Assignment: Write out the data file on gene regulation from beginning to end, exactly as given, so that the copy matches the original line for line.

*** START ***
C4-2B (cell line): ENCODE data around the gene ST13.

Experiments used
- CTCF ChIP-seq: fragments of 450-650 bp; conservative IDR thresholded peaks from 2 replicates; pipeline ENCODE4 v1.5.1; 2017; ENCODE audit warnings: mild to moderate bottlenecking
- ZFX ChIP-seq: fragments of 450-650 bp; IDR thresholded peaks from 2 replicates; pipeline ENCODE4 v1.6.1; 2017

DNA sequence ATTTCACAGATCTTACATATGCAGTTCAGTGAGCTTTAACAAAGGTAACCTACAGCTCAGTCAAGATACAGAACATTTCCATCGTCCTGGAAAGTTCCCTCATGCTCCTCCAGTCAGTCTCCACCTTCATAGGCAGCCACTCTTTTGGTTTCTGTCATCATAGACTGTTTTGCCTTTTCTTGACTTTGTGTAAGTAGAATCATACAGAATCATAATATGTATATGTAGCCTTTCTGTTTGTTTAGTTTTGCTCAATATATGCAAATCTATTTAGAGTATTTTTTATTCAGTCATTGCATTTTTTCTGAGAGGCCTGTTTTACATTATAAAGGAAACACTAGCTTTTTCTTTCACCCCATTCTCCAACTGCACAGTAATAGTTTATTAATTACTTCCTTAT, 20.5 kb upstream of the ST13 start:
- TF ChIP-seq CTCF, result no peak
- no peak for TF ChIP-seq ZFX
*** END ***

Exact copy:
C4-2B (cell line): ENCODE data around the gene ST13.

Experiments used
- CTCF ChIP-seq: fragments of 450-650 bp; conservative IDR thresholded peaks from 2 replicates; pipeline ENCODE4 v1.5.1; 2017; ENCODE audit warnings: mild to moderate bottlenecking
- ZFX ChIP-seq: fragments of 450-650 bp; IDR thresholded peaks from 2 replicates; pipeline ENCODE4 v1.6.1; 2017

DNA sequence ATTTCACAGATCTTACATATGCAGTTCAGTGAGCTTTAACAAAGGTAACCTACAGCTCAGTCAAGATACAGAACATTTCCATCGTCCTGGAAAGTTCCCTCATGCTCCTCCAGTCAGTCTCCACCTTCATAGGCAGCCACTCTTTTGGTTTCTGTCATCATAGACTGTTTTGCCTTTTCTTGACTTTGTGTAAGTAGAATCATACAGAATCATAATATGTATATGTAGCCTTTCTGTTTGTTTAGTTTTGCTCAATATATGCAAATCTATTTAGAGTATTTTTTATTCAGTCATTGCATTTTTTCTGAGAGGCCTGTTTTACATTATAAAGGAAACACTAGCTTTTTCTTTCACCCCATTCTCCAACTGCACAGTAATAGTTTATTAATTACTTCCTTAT, 20.5 kb upstream of the ST13 start:
- TF ChIP-seq CTCF, result no peak
- no peak for TF ChIP-seq ZFX